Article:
The structure of the book made it a very unique and enjoyable reading experience. The chapters are often a balance of subjective discussion with a connection to a more objective element, such as neurological evidence, such as when Tononi uses Tale of the Two Cities to explain the difference between the cerebrum and the cerebellum, and why one is involved in consciousness and the other isn't. Likewise, Tononi uses a balance of both scientific evidence and relevant art, history, culture, and mythology. This balance can also be seen in the illustrations used: alongside stunning photographs of stained hippocampal neurons will be Renaissance paintings. Besides photos of Classical Greek sculptures, Tononi will place a hand-sketch of the corpus callosum, the bridge between the brain hemispheres. Yet both elements, the objective brain MRI scans and the subjective portrait of Copernicus, are skillfully woven together by Tononi to illustrate an idea about consciousness.
I also really liked the "Notes" section at the end of each chapter. These aren't just references and citations. Rather than write as the author, Dr. Tononi does something unique and adds commentary to Galileo's journey as if he is a detached observer, discussing a journey he is witnessing himself. This definitely adds an interesting perspective to an an already engrossing chapter, and you will definitely want to read every "Notes" section.
One of the most obvious elements of the book is the language and writing of Tononi. He writes in a very flowing and eloquent manner that makes it easy and pleasant to read through. It is almost as if you're reading a poem. The dialogue of the characters is also very well written. Frick's lines, such as: "You are empty, Galileo, and have no spirit: nothing enters your immature body at conception and nothing leaves your carcass at death" and "You are merely another beast in the great zoo of the universe" convey his character - that of scientific certainty and arrogance - artfully and make him a far more relatable part of the journey. Tononi's writing style is definitely an enjoyable and attractive part of this tale.
Other things I liked include the minor characters, often pulled from literary or historical contexts. I enjoyed reading about their contribution (often counter-argument) to the discussion and how Tononi decided to portray them. And if you don't know much about them, the author talks about them in his "Notes".
==== What I Didn't Like =====
Back to content, which is the purpose of this book. I have one complaint about the book. It's not huge, but it did bother me and it was prevalent. I thought that at several points throughout the book, Dr. Tononi's discussions became too abstract and too convoluted to clearly convey the point of the chapter. This was especially common problem in the latter parts of Galileo's journey, where the author is attempting to create complex theories and associations and project potential implications. It just feels as if he tries to be too complex and ostentatious, and this can unnecessarily slow down reading all throughout the book. On the last third of the book, I couldn't clearly understand some of the points Tononi was trying to make. Maybe this won't be a problem for a more experienced reader.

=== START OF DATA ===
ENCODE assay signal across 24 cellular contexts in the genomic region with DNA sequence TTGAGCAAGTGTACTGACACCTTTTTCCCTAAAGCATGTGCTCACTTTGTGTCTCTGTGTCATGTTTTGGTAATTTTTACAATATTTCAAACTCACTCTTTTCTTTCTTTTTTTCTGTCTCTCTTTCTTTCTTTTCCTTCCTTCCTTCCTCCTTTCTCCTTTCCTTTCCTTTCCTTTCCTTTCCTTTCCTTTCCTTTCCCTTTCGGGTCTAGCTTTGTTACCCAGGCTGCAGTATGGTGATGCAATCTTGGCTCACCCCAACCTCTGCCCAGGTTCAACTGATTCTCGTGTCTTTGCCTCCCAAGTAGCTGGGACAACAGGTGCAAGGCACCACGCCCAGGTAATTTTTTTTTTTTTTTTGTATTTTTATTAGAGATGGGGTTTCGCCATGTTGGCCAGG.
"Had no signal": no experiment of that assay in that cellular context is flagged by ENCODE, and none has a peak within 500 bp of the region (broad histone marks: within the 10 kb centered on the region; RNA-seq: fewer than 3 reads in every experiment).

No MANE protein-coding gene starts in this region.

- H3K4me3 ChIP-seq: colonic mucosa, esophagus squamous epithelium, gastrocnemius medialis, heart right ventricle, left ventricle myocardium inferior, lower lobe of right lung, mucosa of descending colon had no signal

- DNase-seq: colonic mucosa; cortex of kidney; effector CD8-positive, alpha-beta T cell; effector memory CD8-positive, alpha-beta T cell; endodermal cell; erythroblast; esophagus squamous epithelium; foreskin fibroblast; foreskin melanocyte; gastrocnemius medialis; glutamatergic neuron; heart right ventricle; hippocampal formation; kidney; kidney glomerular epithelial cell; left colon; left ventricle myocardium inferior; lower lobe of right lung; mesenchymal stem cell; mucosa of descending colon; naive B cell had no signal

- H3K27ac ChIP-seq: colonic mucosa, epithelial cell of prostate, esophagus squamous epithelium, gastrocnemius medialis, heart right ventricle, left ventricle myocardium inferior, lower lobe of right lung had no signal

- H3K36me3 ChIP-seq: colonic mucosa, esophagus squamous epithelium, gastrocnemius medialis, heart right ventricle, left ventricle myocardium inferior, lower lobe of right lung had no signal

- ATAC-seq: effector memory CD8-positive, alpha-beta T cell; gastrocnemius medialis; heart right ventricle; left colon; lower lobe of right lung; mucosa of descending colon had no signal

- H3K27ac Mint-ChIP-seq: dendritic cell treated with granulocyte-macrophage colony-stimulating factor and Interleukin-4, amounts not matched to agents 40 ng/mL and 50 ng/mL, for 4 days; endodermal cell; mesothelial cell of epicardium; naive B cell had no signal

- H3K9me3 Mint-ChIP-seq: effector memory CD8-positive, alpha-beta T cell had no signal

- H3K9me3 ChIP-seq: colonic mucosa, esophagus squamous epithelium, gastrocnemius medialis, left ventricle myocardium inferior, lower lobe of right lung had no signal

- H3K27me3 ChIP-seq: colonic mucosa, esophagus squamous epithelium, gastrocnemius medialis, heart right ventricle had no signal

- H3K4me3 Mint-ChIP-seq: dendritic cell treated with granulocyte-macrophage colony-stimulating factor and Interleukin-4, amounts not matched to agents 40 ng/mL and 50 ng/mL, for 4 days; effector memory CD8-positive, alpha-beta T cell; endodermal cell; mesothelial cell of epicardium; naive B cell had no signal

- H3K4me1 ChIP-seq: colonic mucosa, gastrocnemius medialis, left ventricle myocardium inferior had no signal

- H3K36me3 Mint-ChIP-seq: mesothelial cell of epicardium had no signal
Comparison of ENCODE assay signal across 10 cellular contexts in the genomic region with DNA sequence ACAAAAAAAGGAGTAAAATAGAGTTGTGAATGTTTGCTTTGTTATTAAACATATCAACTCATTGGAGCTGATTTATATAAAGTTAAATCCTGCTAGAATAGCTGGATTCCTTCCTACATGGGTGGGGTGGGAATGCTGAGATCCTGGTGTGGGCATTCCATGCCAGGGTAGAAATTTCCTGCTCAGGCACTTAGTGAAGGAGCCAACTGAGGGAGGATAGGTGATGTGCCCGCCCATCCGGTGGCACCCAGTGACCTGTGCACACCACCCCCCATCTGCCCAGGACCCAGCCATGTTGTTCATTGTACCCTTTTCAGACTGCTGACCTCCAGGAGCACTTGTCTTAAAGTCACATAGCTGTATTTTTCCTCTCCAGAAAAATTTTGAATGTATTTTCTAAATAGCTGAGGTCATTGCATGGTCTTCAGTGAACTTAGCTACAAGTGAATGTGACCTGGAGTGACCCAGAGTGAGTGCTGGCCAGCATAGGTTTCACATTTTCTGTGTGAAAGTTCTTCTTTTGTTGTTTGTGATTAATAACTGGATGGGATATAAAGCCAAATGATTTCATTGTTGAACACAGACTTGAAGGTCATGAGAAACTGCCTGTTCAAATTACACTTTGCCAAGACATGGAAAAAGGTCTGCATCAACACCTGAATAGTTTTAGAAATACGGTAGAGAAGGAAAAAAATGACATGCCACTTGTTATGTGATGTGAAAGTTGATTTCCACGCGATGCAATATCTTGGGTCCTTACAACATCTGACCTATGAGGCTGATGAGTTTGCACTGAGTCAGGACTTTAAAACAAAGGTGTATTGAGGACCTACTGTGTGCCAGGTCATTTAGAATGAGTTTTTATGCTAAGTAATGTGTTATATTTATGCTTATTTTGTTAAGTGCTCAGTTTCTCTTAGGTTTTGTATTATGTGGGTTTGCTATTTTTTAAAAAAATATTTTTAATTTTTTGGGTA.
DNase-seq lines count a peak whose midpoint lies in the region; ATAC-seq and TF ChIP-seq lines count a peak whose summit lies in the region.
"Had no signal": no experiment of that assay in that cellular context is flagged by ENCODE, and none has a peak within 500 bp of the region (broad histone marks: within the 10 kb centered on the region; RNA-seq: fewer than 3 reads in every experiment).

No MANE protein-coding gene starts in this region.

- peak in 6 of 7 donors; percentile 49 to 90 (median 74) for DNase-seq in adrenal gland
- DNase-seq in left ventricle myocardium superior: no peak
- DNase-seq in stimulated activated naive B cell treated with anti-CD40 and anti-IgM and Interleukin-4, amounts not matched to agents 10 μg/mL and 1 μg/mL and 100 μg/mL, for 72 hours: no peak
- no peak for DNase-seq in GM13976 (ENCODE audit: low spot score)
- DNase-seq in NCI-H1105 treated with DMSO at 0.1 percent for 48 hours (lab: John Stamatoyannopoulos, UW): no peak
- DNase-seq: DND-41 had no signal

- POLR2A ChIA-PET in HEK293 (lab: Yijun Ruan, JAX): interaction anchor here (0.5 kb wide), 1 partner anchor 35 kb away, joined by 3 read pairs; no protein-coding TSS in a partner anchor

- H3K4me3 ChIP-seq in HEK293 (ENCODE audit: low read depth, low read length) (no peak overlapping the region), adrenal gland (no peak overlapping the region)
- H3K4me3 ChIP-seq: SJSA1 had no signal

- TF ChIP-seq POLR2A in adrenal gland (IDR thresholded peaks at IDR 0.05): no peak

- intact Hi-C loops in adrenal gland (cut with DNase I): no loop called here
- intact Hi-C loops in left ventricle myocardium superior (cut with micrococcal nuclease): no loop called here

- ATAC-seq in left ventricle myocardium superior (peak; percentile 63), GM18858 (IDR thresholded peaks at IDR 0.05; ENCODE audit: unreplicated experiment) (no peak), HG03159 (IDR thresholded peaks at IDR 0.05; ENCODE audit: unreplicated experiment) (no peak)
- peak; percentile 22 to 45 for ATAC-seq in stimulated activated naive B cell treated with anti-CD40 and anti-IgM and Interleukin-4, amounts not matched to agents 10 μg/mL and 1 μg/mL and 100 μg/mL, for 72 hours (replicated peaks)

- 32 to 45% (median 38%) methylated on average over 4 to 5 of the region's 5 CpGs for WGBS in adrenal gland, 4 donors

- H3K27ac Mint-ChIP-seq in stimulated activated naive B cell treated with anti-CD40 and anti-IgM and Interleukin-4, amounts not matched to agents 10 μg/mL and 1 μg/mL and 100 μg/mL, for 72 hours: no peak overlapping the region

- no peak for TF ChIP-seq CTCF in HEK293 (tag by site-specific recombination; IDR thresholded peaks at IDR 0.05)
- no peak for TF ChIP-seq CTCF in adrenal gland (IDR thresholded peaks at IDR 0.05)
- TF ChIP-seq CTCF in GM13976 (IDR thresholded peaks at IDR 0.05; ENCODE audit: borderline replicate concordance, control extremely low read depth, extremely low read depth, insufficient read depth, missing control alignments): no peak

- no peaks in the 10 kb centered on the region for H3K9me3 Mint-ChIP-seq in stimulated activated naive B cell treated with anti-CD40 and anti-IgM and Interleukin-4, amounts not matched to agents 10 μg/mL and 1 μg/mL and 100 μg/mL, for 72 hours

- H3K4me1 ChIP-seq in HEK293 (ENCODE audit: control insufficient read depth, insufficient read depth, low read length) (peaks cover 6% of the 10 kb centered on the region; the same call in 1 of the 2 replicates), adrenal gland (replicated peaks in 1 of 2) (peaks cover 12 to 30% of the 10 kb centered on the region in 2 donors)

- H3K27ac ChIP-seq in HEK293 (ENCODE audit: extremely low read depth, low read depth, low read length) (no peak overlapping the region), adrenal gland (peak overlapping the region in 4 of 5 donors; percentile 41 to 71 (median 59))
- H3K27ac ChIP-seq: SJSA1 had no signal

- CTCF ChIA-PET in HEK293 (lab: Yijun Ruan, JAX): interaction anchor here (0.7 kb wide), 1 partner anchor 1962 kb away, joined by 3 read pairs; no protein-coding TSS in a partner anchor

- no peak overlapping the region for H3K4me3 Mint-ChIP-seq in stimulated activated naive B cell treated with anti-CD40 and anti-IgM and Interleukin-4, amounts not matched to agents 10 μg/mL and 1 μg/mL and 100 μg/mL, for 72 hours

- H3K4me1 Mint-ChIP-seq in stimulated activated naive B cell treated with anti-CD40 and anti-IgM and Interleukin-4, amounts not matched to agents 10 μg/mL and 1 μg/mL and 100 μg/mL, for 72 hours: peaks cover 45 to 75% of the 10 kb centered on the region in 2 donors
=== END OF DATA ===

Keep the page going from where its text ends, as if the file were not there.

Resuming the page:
===== Final Thoughts ====
Dr. Tononi's book is not for someone who is looking to understand consciousness through a purely biological lens. In fact, only a third of the book would satisfy such an audience. Nor would I suggest this book to someone who is looking for just a layman's explanation - the biological explanations and bases are explained well and are not very technical, but the abstract discussions and thought experiments might not be what they are seeking. "Phi" is for someone who wants to view consciousness through many different lenses, both objective and subjective, but ultimately connect all those perspectives together to an understanding of the topic reached by Galileo and proposed by Dr. Tononi. As I said, this is a fascinating topic and the book has a lot to offer regarding it, but my suggestions would be to take your time reading it and understanding the ideas and arguments that are made in it. Whether or not you agree with his theories, this will allow you to get the most from this book.
In summary, this is a beautiful book that is both instructive and very interesting to read and think about.